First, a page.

Full Name: SARS-CoV-2 S1RBD IgG ELISA Kit
Sample Type: Serum, Plasma
Spike protein is an envelope glycoprotein that has important roles in viral attachment, entry into the host cell and the fusion process. The S-protein is produced in the precursor form, this is then cleaved to from two smaller sub-units S1 and S2. The S1 is around 700 amino acids in length and represent the amino terminal, whereas the S2 is about 600 amino acids longs and represents the carboxyl terminal. Both the S1 and S2 sub-units are vital for viral attachment and the membrane fusion process. S2 is further cleaved into two smaller sub-units, S3 and S4. The S3 consists of about 350 amino acids longs and it associates with a coiled coil region to form the spike protein fusogenic domain.
The spike protein is important for viral entry, although it can also anchor itself to the cell membrane via its fusogenic domain. The S2 gene is on the long arm of chromosome 5 and consists of 10 exons. It is arranged in two clusters, one on the left and one on the right. The first cluster contains exons 1-3; these encode the amino terminal portion of S2 (S1), whereas exons 4-7 encode the carboxyl terminal part (S4). The second cluster contains exons 8-10, coding for an N-terminal extension of S2 that interacts with cell membrane via its fusogenic domain.
The S1 sub-unit contains the receptor binding domain (RBD), this is instrumental in attachment of extracellular peptidase domain of SARS-CoV-2 to the cell membrane. The S2 sub-unit is known to interact with the receptor binding domain on a complex that also contains S3 and S4 subunits. The purpose of this interaction is unknown but it may facilitate assembly of the virus particle or help maintain genome stability during infection. The S2 sub-unit is a single polypeptide of 437 amino acids in length. The S2 sub-unit is inserted into the membrane and acts as a receptor for membrane fusion to create new virions. It also functions as one of the structural proteins that helps maintain genome stability during infection.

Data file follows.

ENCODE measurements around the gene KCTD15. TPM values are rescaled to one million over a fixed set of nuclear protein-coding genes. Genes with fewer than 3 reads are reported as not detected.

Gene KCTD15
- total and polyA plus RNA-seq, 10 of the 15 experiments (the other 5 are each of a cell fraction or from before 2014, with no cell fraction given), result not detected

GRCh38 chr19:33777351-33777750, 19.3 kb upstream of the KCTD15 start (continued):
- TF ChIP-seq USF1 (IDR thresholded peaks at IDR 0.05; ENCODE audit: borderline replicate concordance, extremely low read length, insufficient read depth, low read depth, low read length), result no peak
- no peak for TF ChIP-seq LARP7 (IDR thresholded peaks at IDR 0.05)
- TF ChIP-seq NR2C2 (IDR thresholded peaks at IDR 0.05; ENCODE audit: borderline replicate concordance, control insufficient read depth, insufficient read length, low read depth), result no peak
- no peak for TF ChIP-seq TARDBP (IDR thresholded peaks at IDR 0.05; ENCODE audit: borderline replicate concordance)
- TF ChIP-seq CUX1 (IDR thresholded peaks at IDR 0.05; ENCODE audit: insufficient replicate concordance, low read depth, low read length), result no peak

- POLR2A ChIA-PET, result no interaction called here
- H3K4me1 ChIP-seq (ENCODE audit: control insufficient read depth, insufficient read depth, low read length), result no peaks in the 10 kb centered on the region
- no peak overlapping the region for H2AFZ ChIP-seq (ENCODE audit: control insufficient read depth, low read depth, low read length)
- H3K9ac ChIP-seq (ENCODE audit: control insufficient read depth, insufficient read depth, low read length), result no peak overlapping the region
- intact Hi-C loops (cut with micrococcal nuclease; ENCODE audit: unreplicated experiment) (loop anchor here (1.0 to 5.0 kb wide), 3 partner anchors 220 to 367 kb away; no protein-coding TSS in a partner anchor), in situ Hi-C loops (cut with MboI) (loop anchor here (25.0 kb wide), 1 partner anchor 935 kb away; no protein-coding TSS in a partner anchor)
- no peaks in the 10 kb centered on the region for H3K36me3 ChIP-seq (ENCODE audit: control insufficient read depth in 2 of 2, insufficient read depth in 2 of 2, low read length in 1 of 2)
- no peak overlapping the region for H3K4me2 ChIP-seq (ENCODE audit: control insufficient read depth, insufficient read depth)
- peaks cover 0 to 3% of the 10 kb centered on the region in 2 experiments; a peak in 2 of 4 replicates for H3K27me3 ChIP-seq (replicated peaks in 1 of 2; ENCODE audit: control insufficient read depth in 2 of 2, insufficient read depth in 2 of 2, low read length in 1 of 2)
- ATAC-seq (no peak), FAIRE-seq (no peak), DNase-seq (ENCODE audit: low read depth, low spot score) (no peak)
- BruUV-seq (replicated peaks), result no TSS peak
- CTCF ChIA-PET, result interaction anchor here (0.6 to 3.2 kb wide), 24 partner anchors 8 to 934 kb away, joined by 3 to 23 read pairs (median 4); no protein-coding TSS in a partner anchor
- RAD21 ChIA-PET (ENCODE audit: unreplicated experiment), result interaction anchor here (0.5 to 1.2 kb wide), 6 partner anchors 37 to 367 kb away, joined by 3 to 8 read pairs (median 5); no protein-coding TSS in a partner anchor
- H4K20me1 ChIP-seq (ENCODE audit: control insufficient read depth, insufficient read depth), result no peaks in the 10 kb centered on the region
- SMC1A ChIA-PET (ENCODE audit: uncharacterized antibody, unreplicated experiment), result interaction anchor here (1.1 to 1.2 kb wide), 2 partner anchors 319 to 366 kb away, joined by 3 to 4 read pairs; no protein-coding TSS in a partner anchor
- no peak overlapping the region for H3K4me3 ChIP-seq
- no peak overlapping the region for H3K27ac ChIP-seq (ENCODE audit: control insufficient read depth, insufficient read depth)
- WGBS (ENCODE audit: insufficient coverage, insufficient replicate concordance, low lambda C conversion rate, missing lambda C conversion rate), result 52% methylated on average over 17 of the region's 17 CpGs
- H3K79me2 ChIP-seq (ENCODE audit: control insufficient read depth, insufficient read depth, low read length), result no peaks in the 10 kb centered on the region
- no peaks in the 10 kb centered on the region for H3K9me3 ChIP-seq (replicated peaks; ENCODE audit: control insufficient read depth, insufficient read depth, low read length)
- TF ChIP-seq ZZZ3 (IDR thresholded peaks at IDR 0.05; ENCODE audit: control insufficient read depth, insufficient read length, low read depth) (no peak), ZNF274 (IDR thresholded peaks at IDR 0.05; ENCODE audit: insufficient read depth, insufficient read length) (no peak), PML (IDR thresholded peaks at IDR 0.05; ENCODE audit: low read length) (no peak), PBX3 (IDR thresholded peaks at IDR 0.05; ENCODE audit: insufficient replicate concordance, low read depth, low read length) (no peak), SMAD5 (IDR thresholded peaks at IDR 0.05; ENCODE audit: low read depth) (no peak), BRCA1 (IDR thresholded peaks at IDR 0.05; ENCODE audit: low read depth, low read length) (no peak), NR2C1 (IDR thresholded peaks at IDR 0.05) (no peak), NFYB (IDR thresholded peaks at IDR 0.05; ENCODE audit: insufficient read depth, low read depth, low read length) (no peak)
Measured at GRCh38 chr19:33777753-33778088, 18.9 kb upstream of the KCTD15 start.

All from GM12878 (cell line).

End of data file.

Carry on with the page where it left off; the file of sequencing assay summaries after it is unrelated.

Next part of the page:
The gene encoding this protein resides on the minus strand of the genome and its expression is induced by cellular signals during viremia, which causes both increases in cell membrane permeability and ion changes within cells. This leads to entry into cells, release of viral RNA molecules, synthesis of viral proteins and formation of virions.
Human SARS-CoV-2 S1RBD IgG ELISA kit is designed to detect IgG class antibodies in human anti-SARS-CoV-2 spike protein S1 receptor-domain (S1RBD) using plasma or serum.
Each kit contains the following components and is sufficient for 96 tests.
- SARS-Co-V-2 S1RBD Coated ELISA Plate.
- 5x Assay Buffer.
- 10x Wash Buffer.
- 100x Detection Antibody Buffer.
- Substrate Solution.
- Stop Solution.
- Positive Control.
- Blank Control.
Blank Control: 0.063, 0.052 (OD450).
Positive Control: 0.661, 0.658 (OD450).
Serum From Healthy Subjects: 0.144, 0.158, 0.174 (OD450).
Serum From COVID-19 Patients: 0.511, 0.656, 0.361 (OD450).
Suggested Cut-Off Values:
Blank: < 0.170 (450nm).
Positive: ≥ 0.500 (450nm).
It is advised that each laboratory establishes its own normal and pathological refence range for detection of anti-S1RBD IgG antibodies.
– Inter Assay Precision: CV% 7.66, 6.68, 5.13.
– Intra Assay Precision: CV% 5.78, 6.31, 4.55.
- Seroconversion and Abundance of IgG Antibodies against S1-RBD of SARS-CoV-2 and Neutralizing Activity in the Chilean Population. J Immunol Res. (2021) 2021: 6680337. González-Stegmaier R, et al.
- Prospective serological evaluation of anti SARS-CoV-2 IgG and anti S1-RBD antibodies in a community outbreak. Clin Chem Lab Med. (2021) 59 (8): e322-e325. Carta M., et al.
- Anti-spike S1 receptor-binding domain antibodies against SARS-CoV-2 persist several months after infection regardless of disease severity. J Med Virol. (2021) 93 (5): 3158-3164. Bavaro D.F., et al.
- Equipment-free, gold nanoparticle based semiquantitative assay of SARS-CoV-2-S1RBD IgG from fingertip blood: A practical strategy for on-site measurement of COVID-19 antibodies. Talanta. (2022) 246: 123498. Zhu Z., et al.
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